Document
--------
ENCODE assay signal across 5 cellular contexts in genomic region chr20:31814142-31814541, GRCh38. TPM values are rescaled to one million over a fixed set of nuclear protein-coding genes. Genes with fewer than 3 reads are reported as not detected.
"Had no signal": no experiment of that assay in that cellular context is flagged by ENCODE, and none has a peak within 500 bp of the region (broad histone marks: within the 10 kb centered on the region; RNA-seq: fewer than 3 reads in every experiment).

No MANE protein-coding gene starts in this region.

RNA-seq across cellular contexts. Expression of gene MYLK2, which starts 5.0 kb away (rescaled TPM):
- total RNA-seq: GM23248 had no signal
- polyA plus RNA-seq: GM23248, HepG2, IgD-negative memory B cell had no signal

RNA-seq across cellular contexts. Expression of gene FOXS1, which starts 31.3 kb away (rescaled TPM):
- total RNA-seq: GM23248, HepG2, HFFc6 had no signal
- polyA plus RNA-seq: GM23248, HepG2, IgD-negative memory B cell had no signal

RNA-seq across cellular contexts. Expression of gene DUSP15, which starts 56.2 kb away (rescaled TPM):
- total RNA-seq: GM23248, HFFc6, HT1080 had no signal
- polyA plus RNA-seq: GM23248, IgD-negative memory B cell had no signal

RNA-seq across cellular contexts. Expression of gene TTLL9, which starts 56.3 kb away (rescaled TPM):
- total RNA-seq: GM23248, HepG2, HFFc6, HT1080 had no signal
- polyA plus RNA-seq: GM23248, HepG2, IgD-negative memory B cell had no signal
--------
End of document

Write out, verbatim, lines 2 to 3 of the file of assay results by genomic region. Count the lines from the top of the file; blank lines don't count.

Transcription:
"Had no signal": no experiment of that assay in that cellular context is flagged by ENCODE, and none has a peak within 500 bp of the region (broad histone marks: within the 10 kb centered on the region; RNA-seq: fewer than 3 reads in every experiment).

No MANE protein-coding gene starts in this region.